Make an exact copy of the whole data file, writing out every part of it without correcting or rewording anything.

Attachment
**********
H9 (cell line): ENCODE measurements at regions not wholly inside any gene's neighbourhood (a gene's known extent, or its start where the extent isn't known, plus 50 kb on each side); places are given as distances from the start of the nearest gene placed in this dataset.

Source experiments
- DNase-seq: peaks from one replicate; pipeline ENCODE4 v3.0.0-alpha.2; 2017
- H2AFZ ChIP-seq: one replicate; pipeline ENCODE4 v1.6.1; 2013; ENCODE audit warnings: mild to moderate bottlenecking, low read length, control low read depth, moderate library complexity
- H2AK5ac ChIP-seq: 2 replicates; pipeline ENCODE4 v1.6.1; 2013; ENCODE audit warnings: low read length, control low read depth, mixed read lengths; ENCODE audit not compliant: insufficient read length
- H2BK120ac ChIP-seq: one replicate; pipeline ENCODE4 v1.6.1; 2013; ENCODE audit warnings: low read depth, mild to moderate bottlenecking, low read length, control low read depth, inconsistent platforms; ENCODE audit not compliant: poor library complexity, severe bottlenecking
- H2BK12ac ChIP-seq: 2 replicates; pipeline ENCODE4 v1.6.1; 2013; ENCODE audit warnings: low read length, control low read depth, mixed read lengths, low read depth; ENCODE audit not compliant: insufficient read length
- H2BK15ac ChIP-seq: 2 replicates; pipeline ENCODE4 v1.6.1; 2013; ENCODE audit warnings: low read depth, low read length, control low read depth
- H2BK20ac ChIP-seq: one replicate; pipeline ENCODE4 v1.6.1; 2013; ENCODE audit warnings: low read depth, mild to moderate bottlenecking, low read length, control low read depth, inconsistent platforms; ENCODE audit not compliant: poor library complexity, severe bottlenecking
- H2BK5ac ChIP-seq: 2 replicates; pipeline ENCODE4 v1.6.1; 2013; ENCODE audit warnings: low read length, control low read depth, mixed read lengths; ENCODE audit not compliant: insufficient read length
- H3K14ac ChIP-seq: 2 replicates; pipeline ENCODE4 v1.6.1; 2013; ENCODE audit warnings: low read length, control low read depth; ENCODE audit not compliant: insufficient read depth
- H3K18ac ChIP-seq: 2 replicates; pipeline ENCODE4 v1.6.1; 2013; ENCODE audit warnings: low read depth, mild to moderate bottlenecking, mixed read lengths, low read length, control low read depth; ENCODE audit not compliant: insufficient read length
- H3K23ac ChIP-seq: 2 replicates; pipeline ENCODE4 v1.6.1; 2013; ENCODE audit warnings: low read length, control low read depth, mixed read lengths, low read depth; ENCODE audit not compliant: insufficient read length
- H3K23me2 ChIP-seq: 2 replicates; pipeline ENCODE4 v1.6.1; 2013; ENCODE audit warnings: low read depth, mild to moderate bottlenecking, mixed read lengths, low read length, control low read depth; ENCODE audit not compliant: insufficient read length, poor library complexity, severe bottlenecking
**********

H9 (cell line): ENCODE measurements at regions not wholly inside any gene's neighbourhood (a gene's known extent, or its start where the extent isn't known, plus 50 kb on each side); places are given as distances from the start of the nearest gene placed in this dataset.

Source experiments
- DNase-seq: peaks from one replicate; pipeline ENCODE4 v3.0.0-alpha.2; 2017
- H2AFZ ChIP-seq: one replicate; pipeline ENCODE4 v1.6.1; 2013; ENCODE audit warnings: mild to moderate bottlenecking, low read length, control low read depth, moderate library complexity
- H2AK5ac ChIP-seq: 2 replicates; pipeline ENCODE4 v1.6.1; 2013; ENCODE audit warnings: low read length, control low read depth, mixed read lengths; ENCODE audit not compliant: insufficient read length
- H2BK120ac ChIP-seq: one replicate; pipeline ENCODE4 v1.6.1; 2013; ENCODE audit warnings: low read depth, mild to moderate bottlenecking, low read length, control low read depth, inconsistent platforms; ENCODE audit not compliant: poor library complexity, severe bottlenecking
- H2BK12ac ChIP-seq: 2 replicates; pipeline ENCODE4 v1.6.1; 2013; ENCODE audit warnings: low read length, control low read depth, mixed read lengths, low read depth; ENCODE audit not compliant: insufficient read length
- H2BK15ac ChIP-seq: 2 replicates; pipeline ENCODE4 v1.6.1; 2013; ENCODE audit warnings: low read depth, low read length, control low read depth
- H2BK20ac ChIP-seq: one replicate; pipeline ENCODE4 v1.6.1; 2013; ENCODE audit warnings: low read depth, mild to moderate bottlenecking, low read length, control low read depth, inconsistent platforms; ENCODE audit not compliant: poor library complexity, severe bottlenecking
- H2BK5ac ChIP-seq: 2 replicates; pipeline ENCODE4 v1.6.1; 2013; ENCODE audit warnings: low read length, control low read depth, mixed read lengths; ENCODE audit not compliant: insufficient read length
- H3K14ac ChIP-seq: 2 replicates; pipeline ENCODE4 v1.6.1; 2013; ENCODE audit warnings: low read length, control low read depth; ENCODE audit not compliant: insufficient read depth
- H3K18ac ChIP-seq: 2 replicates; pipeline ENCODE4 v1.6.1; 2013; ENCODE audit warnings: low read depth, mild to moderate bottlenecking, mixed read lengths, low read length, control low read depth; ENCODE audit not compliant: insufficient read length
- H3K23ac ChIP-seq: 2 replicates; pipeline ENCODE4 v1.6.1; 2013; ENCODE audit warnings: low read length, control low read depth, mixed read lengths, low read depth; ENCODE audit not compliant: insufficient read length
- H3K23me2 ChIP-seq: 2 replicates; pipeline ENCODE4 v1.6.1; 2013; ENCODE audit warnings: low read depth, mild to moderate bottlenecking, mixed read lengths, low read length, control low read depth; ENCODE audit not compliant: insufficient read length, poor library complexity, severe bottlenecking